No way! Married people need estate plans. Some folks think that because they own assets jointly with a spouse, they don’t need an estate plan. In fact, joint ownership is called a “poor man’s estate plan.” In reality, it should just be called a “poor estate plan.” Joint tenancy ownership is riddled with perils. Likely, the most serious peril is the unintentional disinheritance of your children. Sadly, it happens too often because of joint ownership. This is what can happen when you … [Read more...] about Married People Don’t Need Estate Plans, Right?
For most people, the most difficult decision when creating an estate plan is how to distribute assets. Sometimes, however, the more difficult decision is what to do about a problematic beneficiary. For example, if you have a beneficiary who has a drug or alcohol addiction, should you gift them part of your estate or is that essentially throwing the assets away? To offer some guidance, we'll explain how to protect the inheritance of a beneficiary with an addiction. The Cost of … [Read more...] about Protecting the Inheritance of a Beneficiary with an Addiction
In previous newsletters, we have discussed both so-called “529 accounts”, which are a type of tax-efficient education savings accounts and ABLE accounts, which are a relatively new type of account that can be established to provide additional resources for persons receiving Supplemental Security Income (SSI) benefits. While each account is for a different purpose, they do share some similar features. Due to a recent law change, it is now possible to make limited transfers from existing 529 … [Read more...] about Interaction between Education Savings (“529”) Accounts and ABLE Accounts
As we advised in last month’s newsletter, the “Secure Act” was part of a larger law that passed with (rare) bipartisan support in late-December 2019. It was effective January 1, 2020, for most purposes. This is the second in a series of articles on the Secure Act. The first article looked at the basics of the Secure Act. This article examines planning strategies for dealing with the Secure Act. As laid out in the first article in the series, the Secure Act requires more rapid distributions of … [Read more...] about Planning for the SECURE Act
If you’re like most people, you may be startled to learn that your will won’t do what you think it should do. A will is effective for naming guardians for minor children, naming an executor, and directing assets titled in your individual name or payable to your estate. A will may not control all property because of the way most property is owned. For example, consider Marv’s will. Marv’s will provides that all of his assets go to his children upon his death because he spouse, his second … [Read more...] about When a Will Helps and When it Doesn’t Help
The most significant action of Congress in 2019 relating to retirement and estate planning was the late December passage of the “Setting Every Community Up for Retirement Enhancement Act of 2019”, commonly known as the “Secure Act”. It was signed into law shortly thereafter and is effective January 1, 2020, for most purposes. In this and future newsletters, we will look into the provisions of the Secure Act and also some strategies to maximize benefits and minimize problems created by this … [Read more...] about CONGRESS PASSES THE SECURE ACT: HOW DOES IT AFFECT YOU?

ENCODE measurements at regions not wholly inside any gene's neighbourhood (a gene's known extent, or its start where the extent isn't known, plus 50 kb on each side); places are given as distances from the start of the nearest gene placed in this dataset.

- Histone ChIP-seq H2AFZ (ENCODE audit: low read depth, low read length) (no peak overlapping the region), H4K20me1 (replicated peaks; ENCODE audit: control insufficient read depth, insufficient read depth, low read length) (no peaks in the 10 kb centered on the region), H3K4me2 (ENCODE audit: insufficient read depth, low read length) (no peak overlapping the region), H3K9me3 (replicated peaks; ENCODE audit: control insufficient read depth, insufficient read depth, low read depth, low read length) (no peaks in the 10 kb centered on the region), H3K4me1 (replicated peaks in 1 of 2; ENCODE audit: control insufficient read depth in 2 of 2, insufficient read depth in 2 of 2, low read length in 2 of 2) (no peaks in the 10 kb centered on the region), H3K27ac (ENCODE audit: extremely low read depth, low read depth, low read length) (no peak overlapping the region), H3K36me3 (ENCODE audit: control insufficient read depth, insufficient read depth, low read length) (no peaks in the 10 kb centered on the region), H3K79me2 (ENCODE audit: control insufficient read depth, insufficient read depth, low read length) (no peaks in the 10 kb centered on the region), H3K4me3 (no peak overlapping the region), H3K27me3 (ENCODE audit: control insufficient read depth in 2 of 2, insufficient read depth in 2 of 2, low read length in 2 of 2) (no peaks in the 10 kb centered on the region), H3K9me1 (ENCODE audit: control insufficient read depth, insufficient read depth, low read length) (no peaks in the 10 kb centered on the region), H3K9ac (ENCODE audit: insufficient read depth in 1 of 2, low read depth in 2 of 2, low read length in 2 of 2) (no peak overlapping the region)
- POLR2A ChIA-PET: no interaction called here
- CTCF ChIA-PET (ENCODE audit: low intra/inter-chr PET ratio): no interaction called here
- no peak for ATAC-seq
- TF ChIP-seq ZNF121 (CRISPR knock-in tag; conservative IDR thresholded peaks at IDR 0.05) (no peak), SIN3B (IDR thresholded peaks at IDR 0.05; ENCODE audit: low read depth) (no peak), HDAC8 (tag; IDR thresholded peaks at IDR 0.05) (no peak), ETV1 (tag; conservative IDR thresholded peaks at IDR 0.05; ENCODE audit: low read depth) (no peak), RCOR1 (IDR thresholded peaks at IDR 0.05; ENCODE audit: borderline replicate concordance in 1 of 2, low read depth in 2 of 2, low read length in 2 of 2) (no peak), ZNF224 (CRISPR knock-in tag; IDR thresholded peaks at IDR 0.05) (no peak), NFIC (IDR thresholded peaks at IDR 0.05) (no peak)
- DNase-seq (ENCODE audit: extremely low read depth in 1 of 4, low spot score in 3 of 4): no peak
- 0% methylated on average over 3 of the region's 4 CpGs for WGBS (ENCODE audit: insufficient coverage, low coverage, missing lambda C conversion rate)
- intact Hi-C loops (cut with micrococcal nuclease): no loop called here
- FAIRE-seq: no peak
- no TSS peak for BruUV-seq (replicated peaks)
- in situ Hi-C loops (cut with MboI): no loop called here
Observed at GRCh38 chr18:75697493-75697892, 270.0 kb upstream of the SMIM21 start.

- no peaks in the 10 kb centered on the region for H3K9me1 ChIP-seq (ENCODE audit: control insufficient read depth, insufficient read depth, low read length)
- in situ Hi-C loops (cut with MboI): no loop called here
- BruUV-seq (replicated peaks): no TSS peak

When considering creating or updating your estate plan in 2020, you will want to make sure that you consider all of your planning needs. This will ensure that you have a proper plan that will protect you during all of life’s unexpected events. The information below will explain more about your needs. In this second installment about estate planning considerations, we address additional issues often overlooked in many estate plans. If you have any questions about the information below, or if … [Read more...] about New Year Resolution: Review Your Estate Plan (part 2 of 2)
As the New Year looms, many folks include among their resolutions creating or updating their estate plans. What is often not appreciated are the number of issues that should be considered and addressed in one's estate plan. It’s important to take time to handle these issues so that you’re protected throughout your lifetime as well as after you die. Many people don’t take the time to fully think about their individual estate planning needs. Take a look at the information below to better … [Read more...] about New Year Resolution: Review Your Estate Plan (part 1 of 2)
Estate planning is important for everyone; however, it cam be even more important for members of the LGBTQ+ community. Because of the unique, and often varied, legal position that a partner has among the states, estate planning is of particular importance in order to ensure that your partner is provided for in the event of your death, and recognized in the event of your incapacity. While each situation is unique, consider incorporating the following tools into your estate plan: Last Will and … [Read more...] about Important Estate Planning Tools for the LGBTQ+ Community
Each and every day, children are unintentionally disinherited and receive nothing when their parent dies. If you’re like most people, this is not what you want. Here are two examples illustrating how children are disinherited. Example One Jim and Susan have a long happy marriage. They have been married for 32 years and have four children, all boys. Jim has a heart attack and dies. He and Susan owned everything jointly so at his death, Susan inherited all of the assets. Several … [Read more...] about Don’t Accidently Disinherit Your Children